22 Particle Representation: The Age of a Job The age a j (t) of job j is the time spent upto t in service τ j : arrival time S j : routing (index of chosen queue) α j : service entry time service entry time time
23 Particle Representation: The Age of a Job The age a j (t) of job j is the time spent upto t in service τ j : arrival time S j : routing (index of chosen queue) α j : service entry time β j : departure time departure time time
24 Particle Representation: The Age of a Job The age a j (t) of job j is the time spent upto t in service τ j : arrival time S j : routing (index of chosen queue) α j : service entry time β j : departure time β j α j : service time a (t): age process j service time time
25 Particle Representation: The Age of a Job The age a j (t) of job j is the time spent upto t in service τ j : arrival time S j : routing (index of chosen queue) α j : service entry time β j : departure time β j α j : service time a (t): age process j service time time
26 Interacting MeasureValued Processes Representation ν l = ν N l : unit mass at ages of jobs in servers with queues of length l ν N l (t) = j δ a N j (t), where the sum is over indices of job in service at queues of length l at least one job
27 Interacting MeasureValued Processes Representation ν l = ν N l : unit mass at ages of jobs in servers with queues of length l ν N l (t) = j δ a N j (t), where the sum is over indices of job in service at queues of length l age at least one job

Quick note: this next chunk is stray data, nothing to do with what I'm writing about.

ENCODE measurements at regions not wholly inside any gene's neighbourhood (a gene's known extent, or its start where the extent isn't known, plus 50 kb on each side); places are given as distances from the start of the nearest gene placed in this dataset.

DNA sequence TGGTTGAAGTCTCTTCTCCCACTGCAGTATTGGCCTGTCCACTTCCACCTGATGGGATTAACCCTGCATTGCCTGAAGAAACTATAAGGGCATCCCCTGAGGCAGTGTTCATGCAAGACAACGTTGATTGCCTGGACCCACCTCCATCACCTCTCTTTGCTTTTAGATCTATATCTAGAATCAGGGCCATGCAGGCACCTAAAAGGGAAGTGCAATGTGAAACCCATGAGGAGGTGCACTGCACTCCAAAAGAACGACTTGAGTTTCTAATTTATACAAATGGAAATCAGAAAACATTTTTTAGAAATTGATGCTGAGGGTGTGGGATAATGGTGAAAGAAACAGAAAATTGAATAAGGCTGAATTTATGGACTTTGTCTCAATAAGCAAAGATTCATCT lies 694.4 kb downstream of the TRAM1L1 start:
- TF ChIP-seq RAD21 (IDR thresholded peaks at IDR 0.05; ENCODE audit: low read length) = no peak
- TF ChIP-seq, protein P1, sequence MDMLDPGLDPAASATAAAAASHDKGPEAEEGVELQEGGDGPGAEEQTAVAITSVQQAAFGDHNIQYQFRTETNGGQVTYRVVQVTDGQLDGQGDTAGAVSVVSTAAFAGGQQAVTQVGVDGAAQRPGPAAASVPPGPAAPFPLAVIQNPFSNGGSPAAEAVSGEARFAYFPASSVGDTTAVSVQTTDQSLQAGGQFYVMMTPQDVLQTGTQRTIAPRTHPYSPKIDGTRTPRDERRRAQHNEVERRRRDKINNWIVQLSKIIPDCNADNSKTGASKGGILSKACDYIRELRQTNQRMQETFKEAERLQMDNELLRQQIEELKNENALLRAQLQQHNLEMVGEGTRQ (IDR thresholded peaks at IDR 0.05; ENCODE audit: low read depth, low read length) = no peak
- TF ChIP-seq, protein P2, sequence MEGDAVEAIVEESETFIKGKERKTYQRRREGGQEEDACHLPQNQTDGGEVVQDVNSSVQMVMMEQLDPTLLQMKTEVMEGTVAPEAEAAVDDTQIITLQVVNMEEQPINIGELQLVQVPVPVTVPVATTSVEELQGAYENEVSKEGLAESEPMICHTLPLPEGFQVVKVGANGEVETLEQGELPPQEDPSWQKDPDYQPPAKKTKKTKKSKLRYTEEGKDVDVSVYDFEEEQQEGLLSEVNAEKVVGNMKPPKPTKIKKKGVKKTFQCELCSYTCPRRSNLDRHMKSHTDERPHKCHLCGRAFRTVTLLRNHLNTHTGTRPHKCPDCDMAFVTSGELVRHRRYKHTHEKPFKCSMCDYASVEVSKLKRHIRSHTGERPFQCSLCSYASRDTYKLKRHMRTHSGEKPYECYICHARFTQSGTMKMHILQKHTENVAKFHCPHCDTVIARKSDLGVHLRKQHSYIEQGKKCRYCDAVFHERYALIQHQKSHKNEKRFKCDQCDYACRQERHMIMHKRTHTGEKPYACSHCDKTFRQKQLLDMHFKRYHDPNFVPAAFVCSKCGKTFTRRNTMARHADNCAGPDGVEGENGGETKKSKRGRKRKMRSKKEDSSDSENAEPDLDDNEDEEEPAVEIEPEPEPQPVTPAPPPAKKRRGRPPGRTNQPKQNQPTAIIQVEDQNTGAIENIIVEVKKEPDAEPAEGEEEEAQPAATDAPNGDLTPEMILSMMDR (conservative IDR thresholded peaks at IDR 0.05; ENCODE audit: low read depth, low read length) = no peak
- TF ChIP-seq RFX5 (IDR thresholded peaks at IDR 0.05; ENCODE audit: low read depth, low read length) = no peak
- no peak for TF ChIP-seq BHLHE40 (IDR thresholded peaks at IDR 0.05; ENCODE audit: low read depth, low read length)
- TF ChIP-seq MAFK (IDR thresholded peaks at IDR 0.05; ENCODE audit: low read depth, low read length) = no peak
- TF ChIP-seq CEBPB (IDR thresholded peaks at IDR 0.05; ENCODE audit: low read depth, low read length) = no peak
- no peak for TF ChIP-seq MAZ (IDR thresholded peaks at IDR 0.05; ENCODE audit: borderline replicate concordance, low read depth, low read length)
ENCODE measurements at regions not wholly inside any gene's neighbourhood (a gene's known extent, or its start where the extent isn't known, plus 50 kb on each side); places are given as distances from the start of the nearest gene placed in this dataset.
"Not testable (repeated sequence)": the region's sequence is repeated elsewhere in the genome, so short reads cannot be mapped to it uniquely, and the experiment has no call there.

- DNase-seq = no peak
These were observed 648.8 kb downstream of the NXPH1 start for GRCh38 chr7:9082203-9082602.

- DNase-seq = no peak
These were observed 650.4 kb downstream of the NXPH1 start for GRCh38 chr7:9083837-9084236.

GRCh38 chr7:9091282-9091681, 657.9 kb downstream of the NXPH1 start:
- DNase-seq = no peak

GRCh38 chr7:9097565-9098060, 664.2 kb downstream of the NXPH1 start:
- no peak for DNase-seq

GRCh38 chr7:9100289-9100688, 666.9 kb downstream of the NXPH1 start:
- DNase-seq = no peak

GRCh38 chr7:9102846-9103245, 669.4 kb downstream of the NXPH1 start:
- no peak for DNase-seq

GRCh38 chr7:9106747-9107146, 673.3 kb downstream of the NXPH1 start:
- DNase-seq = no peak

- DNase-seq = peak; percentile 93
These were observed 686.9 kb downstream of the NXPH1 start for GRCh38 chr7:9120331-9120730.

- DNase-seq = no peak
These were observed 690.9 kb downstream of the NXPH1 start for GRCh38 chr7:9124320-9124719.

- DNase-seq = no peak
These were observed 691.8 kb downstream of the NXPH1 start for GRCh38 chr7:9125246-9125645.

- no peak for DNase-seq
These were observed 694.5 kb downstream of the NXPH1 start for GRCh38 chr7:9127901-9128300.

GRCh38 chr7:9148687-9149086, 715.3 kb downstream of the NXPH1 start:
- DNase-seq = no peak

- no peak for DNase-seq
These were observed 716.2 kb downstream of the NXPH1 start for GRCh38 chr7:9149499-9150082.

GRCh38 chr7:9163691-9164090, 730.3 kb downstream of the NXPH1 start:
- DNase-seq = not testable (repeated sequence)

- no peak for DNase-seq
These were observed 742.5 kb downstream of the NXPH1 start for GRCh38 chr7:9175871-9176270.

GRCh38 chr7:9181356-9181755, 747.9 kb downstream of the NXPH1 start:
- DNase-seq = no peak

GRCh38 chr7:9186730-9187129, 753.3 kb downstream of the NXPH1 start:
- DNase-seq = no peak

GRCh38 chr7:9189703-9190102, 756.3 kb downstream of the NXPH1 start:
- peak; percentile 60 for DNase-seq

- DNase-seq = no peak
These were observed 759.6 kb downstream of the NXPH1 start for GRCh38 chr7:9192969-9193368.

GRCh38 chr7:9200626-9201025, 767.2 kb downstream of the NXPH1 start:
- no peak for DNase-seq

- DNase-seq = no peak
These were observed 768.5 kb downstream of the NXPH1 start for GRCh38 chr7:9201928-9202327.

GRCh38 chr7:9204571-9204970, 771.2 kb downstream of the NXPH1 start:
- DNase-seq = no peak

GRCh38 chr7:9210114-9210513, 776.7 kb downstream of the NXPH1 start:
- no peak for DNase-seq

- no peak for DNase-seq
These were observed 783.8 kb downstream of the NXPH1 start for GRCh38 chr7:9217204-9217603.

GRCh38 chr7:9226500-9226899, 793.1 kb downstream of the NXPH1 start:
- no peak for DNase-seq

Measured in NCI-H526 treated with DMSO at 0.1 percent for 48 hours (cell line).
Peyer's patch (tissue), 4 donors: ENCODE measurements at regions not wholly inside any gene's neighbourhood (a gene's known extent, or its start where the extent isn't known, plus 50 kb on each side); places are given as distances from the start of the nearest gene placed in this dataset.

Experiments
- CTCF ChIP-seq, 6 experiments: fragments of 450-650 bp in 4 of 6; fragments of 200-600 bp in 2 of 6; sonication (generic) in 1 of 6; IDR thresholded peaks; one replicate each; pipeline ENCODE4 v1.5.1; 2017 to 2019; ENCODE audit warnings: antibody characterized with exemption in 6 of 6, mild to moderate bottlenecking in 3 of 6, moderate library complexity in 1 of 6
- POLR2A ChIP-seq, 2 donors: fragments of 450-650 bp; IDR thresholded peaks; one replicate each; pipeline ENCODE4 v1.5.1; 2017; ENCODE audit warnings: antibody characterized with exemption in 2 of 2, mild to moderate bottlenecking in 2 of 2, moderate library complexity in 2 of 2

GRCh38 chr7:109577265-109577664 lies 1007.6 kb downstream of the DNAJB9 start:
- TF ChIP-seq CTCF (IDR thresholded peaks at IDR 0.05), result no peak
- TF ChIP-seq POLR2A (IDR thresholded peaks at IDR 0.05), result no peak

28 Interacting MeasureValued Processes Representation ν l = ν N l : unit mass at ages of jobs in servers with queues of length l ν N l (t) = j δ a N j (t), where the sum is over indices of job in service at queues of length l age age at least two jobs
29 Interacting MeasureValued Processes Representation ν l = ν N l : unit mass at ages of jobs in servers with queues of length l ν N l (t) = j δ a N j (t), where the sum is over indices of job in service at queues of length l age age age at least three jobs
30 Interacting MeasureValued Processes Representation ν l = ν N l : unit mass at ages of jobs in servers with queues of length l ν N l (t) = j δ a N j (t), where the sum is over indices of job in service at queues of length l age age age age at least four jobs
31 Interacting MeasureValued Processes Representation ν l = ν N l : unit mass at ages of jobs in servers with queues of length l ν N l (t) = j δ a N j (t), where the sum is over indices of job in service at queues of length l age age age age age at least five jobs
32 Interacting MeasureValued Processes Representation M 1 [0, L): space of subprobability measures on [0, L) with the topology of weak convergence. For π M 1 [0, L) and f C b [0, L), f, π = [0,L) f(x)π(dx) S: space of decreasing sequences of subprobability measures, S = {(π l ) l 1 M 1 [0, L) f, π l π l+1 0, l 1, f C b [0, L)}. The Svalued process { ν N (t) = 1 ( N ν N l (t) ) ; t 0} captures the dynamics l 1 {S N l (t) = 1 N 1, νn l (t) ; l 1, t 0} is Markovian in exponential case
33 Interacting MeasureValued Processes Representation Theorem 1 (AghajaniR 14) Markovian Representation For each N N, {( ν l N (t), l 1) : t 0} is a Markov process on S with respect to a suitable filtration {Ft N, t 0}. a (t): age process j service time time Filtration F t N : information about all events up to time t F t = σ ( S j 1(τ j s), 1(α j s), 1(β j s); j 1, s [0, t] ), {F t ; t 0} is the associated right continuous filtration, which is completed
34 Dynamics of MeasureValued Processes I. when no arrival/departure is happening, the masses move to the right with unit speed.